O dear, confirmation bias

Twenty years after Sokal and Bricmont produced their hoax on post-modernism, we have a hoax trolling the post-structuralists – just as good, and likely just as ineffectual:

‘The androcentric scientific and meta-scientific evidence that the penis is the male reproductive organ is considered overwhelming and largely uncontroversial.’

That’s how we began. We used this preposterous sentence to open a “paper” consisting of 3,000 words of utter nonsense posing as academic scholarship. Then a peer-reviewed academic journal in the social sciences accepted and published it.

This paper should never have been published. Titled, “The Conceptual Penis as a Social Construct,” our paper “argues” that “The penis vis-à-vis maleness is an incoherent construct. We argue that the conceptual penis is better understood not as an anatomical organ but as a gender-performative, highly fluid social construct.” As if to prove philosopher David Hume’s claim that there is a deep gap between what is and what ought to be, our should-never-have-been-published paper waspublished in the open-access (meaning that articles are freely accessible and not behind a paywall), peer-reviewed journal Cogent Social Sciences …

In 1996, Alan Sokal, a Professor of Physics at NYU, published the bogus paper, “Transgressing the Boundaries: Towards a Transformative Hermeneutics of Quantum Gravity,” in the preeminent cultural studies journal Social Text which is in turn published by Duke University Press. The publication of this nonsense paper, in a prestigious journal with a strong postmodernist orientation, delivered a devastating blow to postmodernism’s intellectual legitimacy.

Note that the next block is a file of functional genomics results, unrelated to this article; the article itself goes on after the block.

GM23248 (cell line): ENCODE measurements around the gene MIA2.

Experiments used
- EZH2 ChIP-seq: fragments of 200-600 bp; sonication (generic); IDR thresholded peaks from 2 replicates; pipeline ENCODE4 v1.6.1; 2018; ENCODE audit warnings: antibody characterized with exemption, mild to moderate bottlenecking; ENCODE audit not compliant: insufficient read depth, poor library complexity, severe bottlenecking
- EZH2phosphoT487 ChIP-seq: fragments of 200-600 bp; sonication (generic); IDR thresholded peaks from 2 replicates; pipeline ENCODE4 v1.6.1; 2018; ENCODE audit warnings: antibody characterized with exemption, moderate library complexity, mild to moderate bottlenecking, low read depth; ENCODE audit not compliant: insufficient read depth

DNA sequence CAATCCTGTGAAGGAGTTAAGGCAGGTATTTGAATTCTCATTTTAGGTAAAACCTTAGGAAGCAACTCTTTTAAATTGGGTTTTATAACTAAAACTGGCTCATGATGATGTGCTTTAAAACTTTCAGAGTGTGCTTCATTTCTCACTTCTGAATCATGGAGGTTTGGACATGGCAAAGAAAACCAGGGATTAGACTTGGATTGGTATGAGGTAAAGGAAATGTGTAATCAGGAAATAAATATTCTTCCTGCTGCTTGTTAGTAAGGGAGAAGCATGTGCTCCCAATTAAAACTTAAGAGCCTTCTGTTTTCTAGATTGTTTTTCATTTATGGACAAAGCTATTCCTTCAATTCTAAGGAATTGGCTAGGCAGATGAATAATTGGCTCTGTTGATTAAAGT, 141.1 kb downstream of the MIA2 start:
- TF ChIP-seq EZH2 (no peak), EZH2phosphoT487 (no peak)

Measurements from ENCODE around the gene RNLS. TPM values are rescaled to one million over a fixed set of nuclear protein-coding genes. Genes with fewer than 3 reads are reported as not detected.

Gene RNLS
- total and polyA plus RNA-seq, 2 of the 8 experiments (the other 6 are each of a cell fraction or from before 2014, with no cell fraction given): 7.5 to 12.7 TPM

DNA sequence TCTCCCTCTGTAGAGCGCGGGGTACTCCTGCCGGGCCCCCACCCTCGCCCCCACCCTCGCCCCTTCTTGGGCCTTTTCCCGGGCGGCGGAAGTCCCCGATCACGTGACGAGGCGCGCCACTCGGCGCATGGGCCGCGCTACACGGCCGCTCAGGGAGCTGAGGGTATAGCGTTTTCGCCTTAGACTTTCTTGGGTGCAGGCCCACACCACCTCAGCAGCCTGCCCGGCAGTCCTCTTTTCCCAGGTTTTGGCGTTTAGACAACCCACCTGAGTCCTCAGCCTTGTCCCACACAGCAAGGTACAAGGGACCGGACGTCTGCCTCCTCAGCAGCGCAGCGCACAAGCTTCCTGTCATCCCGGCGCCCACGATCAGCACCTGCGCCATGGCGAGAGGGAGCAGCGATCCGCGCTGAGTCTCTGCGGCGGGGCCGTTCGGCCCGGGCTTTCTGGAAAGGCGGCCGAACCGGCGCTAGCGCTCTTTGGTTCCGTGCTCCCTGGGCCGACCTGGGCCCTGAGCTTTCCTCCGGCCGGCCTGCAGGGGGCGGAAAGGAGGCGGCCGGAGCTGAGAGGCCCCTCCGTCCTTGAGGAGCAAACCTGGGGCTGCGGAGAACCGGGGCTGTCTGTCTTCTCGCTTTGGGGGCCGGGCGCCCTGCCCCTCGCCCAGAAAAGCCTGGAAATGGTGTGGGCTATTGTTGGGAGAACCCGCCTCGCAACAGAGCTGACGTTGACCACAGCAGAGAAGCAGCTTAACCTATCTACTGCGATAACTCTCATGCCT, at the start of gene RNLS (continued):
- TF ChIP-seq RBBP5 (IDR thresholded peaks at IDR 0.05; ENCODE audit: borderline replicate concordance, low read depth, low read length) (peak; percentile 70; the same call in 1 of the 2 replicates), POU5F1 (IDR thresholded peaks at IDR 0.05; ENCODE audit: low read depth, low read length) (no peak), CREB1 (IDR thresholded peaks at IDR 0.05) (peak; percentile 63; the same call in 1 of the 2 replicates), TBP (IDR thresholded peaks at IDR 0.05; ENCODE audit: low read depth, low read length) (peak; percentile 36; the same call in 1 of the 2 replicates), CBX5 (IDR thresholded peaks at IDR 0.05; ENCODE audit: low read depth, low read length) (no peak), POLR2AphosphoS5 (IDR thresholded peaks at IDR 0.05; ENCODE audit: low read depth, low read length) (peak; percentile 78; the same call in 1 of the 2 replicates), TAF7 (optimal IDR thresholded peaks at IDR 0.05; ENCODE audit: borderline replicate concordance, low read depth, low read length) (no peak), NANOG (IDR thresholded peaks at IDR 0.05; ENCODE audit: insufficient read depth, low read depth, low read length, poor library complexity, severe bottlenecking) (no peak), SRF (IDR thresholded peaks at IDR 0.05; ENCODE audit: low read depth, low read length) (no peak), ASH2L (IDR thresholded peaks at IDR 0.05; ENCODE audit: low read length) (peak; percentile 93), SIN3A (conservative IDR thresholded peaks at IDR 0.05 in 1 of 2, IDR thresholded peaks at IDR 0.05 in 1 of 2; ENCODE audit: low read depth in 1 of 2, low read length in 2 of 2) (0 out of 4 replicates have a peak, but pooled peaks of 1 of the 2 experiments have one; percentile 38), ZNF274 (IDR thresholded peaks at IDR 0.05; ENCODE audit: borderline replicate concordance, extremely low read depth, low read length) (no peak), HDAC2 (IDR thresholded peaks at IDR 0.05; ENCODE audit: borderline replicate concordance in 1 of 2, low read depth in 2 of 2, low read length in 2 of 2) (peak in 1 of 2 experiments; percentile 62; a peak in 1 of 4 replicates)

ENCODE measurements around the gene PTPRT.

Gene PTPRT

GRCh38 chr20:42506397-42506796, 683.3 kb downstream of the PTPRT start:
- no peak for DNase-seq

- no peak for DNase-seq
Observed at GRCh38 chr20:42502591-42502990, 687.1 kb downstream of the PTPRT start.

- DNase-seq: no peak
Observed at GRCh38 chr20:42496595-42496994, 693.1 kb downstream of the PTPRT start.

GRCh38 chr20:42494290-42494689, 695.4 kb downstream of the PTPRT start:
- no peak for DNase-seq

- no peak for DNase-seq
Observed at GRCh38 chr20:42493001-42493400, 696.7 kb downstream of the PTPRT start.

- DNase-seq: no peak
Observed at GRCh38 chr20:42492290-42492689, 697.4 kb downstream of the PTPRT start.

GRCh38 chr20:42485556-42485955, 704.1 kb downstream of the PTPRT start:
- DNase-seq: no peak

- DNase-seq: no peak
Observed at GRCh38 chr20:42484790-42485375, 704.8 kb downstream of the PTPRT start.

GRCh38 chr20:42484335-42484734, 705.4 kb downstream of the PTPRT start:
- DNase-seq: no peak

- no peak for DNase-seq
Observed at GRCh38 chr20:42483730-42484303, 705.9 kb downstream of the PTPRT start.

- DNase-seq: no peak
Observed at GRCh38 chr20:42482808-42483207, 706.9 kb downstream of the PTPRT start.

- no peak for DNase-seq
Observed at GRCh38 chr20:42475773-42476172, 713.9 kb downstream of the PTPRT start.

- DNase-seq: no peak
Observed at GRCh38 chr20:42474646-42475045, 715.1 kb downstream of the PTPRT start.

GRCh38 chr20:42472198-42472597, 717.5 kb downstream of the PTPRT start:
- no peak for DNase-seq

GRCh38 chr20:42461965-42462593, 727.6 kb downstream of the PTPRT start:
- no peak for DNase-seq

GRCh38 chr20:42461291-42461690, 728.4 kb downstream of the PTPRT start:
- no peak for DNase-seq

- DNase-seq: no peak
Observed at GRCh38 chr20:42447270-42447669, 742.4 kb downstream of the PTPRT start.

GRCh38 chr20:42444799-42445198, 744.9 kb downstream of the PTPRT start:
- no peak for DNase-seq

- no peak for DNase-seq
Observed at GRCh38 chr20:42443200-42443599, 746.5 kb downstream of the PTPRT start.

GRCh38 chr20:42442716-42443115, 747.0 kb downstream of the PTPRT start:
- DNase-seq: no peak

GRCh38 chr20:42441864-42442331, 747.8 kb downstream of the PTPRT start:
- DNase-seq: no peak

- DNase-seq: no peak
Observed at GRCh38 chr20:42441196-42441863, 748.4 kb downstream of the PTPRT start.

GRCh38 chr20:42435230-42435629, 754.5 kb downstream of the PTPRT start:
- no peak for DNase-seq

Subsequently, Sokal and the Belgian physicist Jean Bricmont noted in their 1997 book, Fashionable Nonsense, that certain kinds of ideas can become so fashionable that the critical faculties required for the peer-review process are compromised, allowing outright nonsense to be published, so long as it looks or sounds a certain way, or promotes certain values. It was standing upon Sokal’s shoulders that we proceeded with our hoax, though we perceived a slightly different need.

Sokal’s aim was to demonstrate that fashionable linguistic abuses (especially relying upon puns and wordplay related to scientific terms), apparent scientific authority, conformity with certain leftist political norms, and flattery of the academic preconceptions of an editorial board would be sufficient to secure publication and thus expose shoddy academic rigor on the part of postmodernist scholarship and social commentary.

A primary target of Sokal’s hoax was the appropriation of mathematical and scientific terminology that postmodernist “scholars” didn’t understand and didn’t use correctly. (We included “isomorphism” and “vector” in our paper in subtle homage to Sokal.) Fashionable Nonsense pays particular attention to postmodernists’ abuses of mathematical and scientific terminology. That is, Sokal took aim at an academic abuse by postmodernists and hit his target dead-center. His paper could only have been published if the postmodernists who approved it exhibited overwhelming political motivations and a staggering lack of understanding of basic mathematics and physics terminology.